For UW professor of English Shawn Wong, Penguin Book’s decision to re-publish Asian-American classic “No-No Boy,” against what seems to be an outstanding copyright, is an outrage on a legal and symbolic level.
The book is currently being published by the UW Press and has a copyright under Wong’s name on behalf of the late-author John Okada’s family.
According to Wong, after he had alleged that Penguin had violated copyright law, several lawyers offered to work pro-bono on the case. Currently, the UW Press is working on building a legal case.
Wong alleges that Penguin unlawfully published the book, never consulting him or the Okada family. On top of that, the situation has been cited by others as an outrage to the Asian-American publishing community. To Wong, and the larger publishing community, the action on the part of Penguin echoes the same imperialism of the United States during the time of Japanese internment that the book told so many years ago.
Later, many others came out in support of Wong and the Okada family's battle with Penguin. Many writers who have read, taught, or been influenced by the book in their careers cited its cultural significance.
Penguin added the book to their classics line, believing it was in the public domain. For the community, the decision by Penguin is seen as an unethical grab at money that cuts out the family from royalties that are rightly theirs.
The UW press was not able to divulge details because events were moving too quickly at the time.
Where the copyright gets difficult to understand is that in Japan there is a law that says that there has to be a certain amount of time that has to pass before a book is distributed in another country.
“I know we’re getting into the weeds of copyright law here,” Wong said. “But the short version is that the book is protected by copyright.”
Penguin alleges otherwise, but Wong says that after legal analysis and the efforts of the UW Press, the book is not in the public domain. Wong acknowledges that there is little information that is concrete at this point but expects new developments soon.
However, the question of whether the book is legally in the public domain is still up to debate. In an article by The New York Times, one intellectual property lawyer said that the book was in fact in the public domain. Other lawyers side with Wong saying that the case isn’t so clear cut and that the Penguin’s version is infringing on copyright.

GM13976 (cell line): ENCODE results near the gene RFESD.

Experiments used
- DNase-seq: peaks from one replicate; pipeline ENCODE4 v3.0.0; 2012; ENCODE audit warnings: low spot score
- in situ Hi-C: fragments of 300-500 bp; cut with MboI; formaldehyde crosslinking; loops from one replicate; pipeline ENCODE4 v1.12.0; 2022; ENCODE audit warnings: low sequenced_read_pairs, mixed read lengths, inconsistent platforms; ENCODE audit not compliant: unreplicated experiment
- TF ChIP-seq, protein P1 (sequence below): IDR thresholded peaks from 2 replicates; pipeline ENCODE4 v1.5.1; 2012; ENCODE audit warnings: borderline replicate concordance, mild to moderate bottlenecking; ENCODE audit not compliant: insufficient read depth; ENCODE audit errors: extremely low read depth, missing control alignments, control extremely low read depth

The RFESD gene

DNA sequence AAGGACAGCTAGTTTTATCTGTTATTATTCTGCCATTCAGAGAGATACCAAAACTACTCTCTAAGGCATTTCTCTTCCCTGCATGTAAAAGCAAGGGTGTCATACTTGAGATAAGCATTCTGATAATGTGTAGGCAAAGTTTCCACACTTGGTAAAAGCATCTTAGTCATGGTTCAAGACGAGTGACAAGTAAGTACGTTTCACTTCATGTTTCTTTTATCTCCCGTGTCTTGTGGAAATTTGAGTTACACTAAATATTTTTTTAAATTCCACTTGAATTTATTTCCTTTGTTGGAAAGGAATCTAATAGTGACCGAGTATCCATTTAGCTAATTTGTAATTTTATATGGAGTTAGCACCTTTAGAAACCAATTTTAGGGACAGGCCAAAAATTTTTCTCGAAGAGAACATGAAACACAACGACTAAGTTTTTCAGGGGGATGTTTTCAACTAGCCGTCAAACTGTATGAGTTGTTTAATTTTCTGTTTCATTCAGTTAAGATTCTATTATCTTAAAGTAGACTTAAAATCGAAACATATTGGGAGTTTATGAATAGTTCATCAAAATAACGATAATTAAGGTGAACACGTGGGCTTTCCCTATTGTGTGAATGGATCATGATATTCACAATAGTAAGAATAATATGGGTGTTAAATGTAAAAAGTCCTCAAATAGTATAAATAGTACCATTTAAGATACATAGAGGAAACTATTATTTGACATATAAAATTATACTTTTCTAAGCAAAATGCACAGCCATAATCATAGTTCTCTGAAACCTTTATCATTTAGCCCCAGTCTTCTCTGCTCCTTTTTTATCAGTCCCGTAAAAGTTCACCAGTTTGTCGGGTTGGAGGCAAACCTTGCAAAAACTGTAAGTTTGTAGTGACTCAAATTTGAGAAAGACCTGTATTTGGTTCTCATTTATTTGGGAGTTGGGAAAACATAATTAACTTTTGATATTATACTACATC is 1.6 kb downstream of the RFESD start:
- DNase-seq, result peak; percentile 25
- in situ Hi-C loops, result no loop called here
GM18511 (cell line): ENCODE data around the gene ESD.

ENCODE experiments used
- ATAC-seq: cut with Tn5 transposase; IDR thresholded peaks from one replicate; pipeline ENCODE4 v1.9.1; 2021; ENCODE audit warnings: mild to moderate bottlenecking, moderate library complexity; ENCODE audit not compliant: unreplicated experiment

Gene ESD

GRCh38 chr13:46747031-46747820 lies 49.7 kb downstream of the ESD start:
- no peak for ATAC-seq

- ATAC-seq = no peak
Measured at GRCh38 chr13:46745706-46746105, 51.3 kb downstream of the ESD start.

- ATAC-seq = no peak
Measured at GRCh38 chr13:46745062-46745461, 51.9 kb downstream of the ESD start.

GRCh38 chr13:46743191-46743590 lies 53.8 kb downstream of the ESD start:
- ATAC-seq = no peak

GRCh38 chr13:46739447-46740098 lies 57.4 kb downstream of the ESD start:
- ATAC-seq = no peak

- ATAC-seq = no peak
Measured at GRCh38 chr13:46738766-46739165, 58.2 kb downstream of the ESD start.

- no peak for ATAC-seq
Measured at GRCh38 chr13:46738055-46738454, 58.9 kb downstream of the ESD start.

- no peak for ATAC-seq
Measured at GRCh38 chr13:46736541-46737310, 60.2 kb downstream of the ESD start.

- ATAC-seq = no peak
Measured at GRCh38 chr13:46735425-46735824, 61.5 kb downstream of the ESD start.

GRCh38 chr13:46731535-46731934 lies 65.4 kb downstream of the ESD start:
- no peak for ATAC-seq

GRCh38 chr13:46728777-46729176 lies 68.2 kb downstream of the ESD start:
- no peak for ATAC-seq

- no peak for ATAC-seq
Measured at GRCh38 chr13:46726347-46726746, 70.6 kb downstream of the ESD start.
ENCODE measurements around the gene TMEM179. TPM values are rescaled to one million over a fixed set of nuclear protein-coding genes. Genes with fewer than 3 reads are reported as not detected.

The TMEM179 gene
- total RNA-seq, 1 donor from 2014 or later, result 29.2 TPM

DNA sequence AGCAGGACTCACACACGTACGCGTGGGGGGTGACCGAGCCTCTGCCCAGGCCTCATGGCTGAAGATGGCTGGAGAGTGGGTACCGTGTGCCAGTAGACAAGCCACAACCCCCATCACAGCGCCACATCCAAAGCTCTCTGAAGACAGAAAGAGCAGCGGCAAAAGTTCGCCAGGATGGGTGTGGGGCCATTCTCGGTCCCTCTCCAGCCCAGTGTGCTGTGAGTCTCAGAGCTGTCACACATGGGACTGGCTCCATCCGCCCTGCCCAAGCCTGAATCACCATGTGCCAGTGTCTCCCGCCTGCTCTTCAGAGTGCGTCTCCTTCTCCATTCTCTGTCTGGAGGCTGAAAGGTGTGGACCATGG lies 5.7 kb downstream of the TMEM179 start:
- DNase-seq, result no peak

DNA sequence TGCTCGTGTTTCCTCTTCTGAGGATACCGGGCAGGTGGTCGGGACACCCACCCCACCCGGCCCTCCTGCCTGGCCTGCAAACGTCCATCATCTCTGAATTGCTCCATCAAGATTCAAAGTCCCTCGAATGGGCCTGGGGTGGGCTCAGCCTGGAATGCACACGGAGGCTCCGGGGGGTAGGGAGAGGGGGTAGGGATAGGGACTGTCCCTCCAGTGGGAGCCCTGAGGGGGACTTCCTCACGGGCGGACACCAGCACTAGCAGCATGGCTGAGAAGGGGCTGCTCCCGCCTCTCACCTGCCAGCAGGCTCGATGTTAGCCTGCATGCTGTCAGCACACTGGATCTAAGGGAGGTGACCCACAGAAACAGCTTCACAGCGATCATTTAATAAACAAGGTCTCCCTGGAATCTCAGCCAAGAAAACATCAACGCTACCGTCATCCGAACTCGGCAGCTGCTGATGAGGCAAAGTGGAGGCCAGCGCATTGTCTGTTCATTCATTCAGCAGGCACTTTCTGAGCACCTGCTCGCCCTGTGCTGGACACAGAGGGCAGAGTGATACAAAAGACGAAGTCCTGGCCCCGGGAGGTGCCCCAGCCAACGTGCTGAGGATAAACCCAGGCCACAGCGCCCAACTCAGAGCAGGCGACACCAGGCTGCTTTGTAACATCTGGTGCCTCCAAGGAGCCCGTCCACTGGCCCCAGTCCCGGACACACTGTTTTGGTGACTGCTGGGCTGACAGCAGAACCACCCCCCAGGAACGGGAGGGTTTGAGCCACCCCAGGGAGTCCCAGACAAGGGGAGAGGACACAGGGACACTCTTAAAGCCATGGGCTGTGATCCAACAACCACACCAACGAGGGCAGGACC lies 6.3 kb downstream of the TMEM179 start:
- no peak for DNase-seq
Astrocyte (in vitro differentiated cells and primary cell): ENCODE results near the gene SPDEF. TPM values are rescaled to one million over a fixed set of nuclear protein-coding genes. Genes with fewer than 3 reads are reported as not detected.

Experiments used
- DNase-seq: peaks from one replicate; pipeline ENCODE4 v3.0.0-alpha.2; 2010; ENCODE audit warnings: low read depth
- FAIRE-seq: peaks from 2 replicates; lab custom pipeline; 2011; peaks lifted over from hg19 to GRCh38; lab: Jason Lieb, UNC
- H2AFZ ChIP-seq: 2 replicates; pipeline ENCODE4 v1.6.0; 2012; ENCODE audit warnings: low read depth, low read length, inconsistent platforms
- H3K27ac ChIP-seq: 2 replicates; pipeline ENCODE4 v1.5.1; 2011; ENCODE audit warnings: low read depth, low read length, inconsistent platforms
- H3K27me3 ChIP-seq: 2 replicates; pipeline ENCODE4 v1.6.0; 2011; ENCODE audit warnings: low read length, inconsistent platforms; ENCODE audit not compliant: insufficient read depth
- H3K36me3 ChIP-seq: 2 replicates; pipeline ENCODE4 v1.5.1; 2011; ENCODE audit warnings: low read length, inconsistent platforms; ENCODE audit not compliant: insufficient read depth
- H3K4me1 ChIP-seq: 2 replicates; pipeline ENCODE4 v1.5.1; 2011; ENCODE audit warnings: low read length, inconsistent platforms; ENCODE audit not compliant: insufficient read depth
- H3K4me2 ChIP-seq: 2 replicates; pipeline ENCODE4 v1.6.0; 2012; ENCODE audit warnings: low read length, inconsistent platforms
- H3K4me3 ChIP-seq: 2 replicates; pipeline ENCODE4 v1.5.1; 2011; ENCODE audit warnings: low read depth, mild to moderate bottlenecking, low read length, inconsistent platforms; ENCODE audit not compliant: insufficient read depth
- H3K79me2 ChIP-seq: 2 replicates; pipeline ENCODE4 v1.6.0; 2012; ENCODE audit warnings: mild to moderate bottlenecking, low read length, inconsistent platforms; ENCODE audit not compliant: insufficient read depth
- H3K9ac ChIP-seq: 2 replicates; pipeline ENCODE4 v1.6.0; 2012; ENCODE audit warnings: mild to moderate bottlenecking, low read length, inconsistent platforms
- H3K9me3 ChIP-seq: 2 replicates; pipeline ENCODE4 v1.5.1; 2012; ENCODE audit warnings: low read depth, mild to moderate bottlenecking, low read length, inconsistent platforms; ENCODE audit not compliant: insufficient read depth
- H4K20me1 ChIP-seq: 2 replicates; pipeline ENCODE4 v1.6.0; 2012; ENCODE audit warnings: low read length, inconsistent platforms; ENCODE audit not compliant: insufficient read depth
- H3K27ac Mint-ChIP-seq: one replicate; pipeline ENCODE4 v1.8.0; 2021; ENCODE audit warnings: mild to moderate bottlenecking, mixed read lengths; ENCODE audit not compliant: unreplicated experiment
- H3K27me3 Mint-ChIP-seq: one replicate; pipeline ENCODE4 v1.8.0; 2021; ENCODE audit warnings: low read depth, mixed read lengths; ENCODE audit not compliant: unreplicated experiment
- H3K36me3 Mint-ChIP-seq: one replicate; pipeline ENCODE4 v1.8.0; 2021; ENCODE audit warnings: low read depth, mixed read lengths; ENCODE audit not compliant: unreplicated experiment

Regardless, Wong and supporters of the Okada family have been advocating for people and academic institutions to buy the UW Press version in solidarity.
A novel once obscure, then dearly beloved follows a Japanese man around the time of World War Two who is sent to an internment camp after refusing to be drafted. The novel follows complex themes relating to identity and allegiance to a country that demonized its citizens because of ethnicity.
In 1957, the novel was published for the first time by Charles Tuttle in the English language throughout Japan. The book was later distributed in America.
In 1971, John Okada died, and the book was seen as a failure, according to The New York Times. After Okada’s death, Wong and three of his friends rediscovered the book and re-published it in the United States after it was rejected by many publishers. Wong copyrighted the book in America on behalf of the Okada family who receives the royalties of the book today.
In 1979, Wong and Dorothy Okada, the wife of John Okada, transferred publishing to the UW Press where it has been ever since.
“The publishing history of this book is as important as the book itself,” Wong said. “We raised our own money and published it ourselves, because we felt so strongly about it.”
The novel, set in Seattle, has been used in many classes at the UW, Wong said. The significance for the UW and many others in the community has been formative for many students and writers.
According to Wong, the Okada family doesn’t want a lawsuit, but the UW Press may still force Penguin to pay a fine and stop publishing the book.
The entire controversy around Penguin’s publishing of the book has been seen by Wong and others as an insult to the Okada family and Asian-American literary history at large.
“Again, trampling on the family’s rights,” Wong said. “It’s a book about trampling on constitutional rights and then it is ironic that they are trampling on the family’s rights."
Reach Science and News Editor Thelonious Goerz at email@example.com. Twitter: @TheloniousGoerz
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